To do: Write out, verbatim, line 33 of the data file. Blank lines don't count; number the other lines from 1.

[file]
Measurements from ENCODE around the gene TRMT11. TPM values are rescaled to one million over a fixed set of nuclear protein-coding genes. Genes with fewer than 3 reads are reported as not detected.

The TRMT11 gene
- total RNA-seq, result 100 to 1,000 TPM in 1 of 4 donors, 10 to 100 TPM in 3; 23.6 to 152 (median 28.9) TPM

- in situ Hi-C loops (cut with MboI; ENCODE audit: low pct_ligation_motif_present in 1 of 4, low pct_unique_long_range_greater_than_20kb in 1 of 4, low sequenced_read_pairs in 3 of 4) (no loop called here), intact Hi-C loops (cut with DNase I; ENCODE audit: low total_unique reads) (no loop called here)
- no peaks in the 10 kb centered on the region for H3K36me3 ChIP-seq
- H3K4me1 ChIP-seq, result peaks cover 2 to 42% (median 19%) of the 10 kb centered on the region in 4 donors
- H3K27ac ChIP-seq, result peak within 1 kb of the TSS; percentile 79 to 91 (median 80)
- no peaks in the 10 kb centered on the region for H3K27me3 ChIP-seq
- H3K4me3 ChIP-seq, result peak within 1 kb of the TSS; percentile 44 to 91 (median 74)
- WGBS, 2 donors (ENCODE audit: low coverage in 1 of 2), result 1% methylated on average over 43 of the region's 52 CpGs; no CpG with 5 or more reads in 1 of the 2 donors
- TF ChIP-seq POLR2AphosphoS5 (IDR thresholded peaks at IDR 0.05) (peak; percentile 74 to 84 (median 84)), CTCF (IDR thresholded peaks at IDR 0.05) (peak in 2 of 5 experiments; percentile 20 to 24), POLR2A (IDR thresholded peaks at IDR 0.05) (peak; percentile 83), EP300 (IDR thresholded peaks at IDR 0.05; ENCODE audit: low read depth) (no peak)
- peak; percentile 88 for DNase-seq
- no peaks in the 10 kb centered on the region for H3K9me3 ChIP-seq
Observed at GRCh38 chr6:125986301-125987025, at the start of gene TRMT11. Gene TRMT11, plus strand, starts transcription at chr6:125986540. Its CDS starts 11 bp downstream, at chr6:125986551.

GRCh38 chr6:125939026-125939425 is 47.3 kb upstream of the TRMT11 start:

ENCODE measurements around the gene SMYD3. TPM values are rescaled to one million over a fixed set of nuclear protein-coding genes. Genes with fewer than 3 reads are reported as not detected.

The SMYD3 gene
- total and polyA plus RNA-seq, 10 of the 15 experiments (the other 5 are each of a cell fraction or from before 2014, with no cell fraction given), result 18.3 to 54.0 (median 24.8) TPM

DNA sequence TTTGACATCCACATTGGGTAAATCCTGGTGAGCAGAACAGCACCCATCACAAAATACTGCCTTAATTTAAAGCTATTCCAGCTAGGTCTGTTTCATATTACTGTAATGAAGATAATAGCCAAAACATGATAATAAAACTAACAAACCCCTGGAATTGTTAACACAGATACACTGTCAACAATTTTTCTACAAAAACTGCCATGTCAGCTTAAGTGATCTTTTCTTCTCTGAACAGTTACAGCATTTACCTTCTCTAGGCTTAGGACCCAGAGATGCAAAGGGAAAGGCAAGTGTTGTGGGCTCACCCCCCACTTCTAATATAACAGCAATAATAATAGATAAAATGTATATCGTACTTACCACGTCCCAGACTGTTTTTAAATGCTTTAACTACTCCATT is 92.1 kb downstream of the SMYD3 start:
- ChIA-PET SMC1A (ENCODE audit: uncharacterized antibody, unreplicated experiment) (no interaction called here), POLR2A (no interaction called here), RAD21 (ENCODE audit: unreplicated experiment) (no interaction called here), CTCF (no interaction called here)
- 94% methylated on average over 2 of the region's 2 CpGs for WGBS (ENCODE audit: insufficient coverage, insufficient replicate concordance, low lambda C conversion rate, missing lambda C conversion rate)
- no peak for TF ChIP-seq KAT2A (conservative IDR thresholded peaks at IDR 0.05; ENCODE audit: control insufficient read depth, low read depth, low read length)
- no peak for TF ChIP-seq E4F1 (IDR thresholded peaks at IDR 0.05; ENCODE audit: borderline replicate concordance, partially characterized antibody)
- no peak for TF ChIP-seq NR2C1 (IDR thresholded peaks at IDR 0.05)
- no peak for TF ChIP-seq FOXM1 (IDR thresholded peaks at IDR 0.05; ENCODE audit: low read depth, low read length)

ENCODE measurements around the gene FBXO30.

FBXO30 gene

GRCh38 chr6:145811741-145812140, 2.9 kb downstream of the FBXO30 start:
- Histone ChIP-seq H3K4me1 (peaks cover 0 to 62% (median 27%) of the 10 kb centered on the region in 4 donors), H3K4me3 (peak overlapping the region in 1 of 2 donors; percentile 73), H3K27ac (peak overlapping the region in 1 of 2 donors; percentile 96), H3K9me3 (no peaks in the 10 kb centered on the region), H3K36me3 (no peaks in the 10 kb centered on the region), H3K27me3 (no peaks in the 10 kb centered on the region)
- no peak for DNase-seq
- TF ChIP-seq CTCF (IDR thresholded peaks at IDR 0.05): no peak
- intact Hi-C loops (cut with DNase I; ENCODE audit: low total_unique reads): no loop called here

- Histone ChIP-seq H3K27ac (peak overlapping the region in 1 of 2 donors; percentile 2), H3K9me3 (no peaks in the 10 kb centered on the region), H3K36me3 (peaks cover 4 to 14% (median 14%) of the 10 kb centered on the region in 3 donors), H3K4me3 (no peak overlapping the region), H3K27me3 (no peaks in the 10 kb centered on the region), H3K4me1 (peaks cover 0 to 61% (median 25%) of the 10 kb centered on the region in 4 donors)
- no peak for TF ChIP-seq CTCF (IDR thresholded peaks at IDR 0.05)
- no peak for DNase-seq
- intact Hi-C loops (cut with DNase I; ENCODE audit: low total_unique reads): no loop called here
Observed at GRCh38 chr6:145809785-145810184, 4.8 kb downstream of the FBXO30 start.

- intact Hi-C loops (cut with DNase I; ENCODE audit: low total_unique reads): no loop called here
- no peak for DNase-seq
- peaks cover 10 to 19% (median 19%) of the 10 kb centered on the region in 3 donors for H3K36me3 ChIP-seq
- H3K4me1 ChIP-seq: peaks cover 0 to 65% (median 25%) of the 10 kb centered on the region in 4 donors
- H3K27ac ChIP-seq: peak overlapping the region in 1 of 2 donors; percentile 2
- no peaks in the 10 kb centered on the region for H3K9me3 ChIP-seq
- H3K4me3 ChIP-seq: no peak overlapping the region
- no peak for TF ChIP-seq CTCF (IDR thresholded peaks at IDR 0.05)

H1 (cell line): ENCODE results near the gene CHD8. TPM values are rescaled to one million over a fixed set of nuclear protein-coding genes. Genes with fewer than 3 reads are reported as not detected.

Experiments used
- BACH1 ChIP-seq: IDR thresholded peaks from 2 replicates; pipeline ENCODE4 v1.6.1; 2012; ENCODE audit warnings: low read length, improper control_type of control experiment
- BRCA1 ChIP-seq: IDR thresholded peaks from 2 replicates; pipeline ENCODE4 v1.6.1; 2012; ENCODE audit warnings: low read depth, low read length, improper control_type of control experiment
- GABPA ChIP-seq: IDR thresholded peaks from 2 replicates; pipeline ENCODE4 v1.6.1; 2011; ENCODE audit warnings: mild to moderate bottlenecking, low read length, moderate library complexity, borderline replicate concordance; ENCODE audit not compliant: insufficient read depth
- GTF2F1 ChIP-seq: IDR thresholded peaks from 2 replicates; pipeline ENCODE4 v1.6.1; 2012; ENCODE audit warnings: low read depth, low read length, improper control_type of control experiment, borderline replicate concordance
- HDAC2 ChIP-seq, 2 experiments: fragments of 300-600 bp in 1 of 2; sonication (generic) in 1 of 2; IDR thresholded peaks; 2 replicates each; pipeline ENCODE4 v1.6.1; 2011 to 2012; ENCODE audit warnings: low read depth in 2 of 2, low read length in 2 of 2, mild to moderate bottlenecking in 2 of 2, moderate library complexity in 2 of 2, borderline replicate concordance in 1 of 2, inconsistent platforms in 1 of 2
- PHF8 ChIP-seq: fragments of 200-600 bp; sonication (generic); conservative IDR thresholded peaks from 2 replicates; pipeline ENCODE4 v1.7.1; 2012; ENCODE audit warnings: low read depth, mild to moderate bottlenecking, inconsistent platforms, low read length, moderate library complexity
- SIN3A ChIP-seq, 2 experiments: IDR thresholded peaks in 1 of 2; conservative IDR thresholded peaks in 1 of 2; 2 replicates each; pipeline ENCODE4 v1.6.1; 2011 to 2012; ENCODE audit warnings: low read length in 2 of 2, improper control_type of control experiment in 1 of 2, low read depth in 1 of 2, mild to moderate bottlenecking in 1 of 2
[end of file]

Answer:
- Histone ChIP-seq H3K27ac (peak overlapping the region in 1 of 2 donors; percentile 2), H3K9me3 (no peaks in the 10 kb centered on the region), H3K36me3 (peaks cover 4 to 14% (median 14%) of the 10 kb centered on the region in 3 donors), H3K4me3 (no peak overlapping the region), H3K27me3 (no peaks in the 10 kb centered on the region), H3K4me1 (peaks cover 0 to 61% (median 25%) of the 10 kb centered on the region in 4 donors)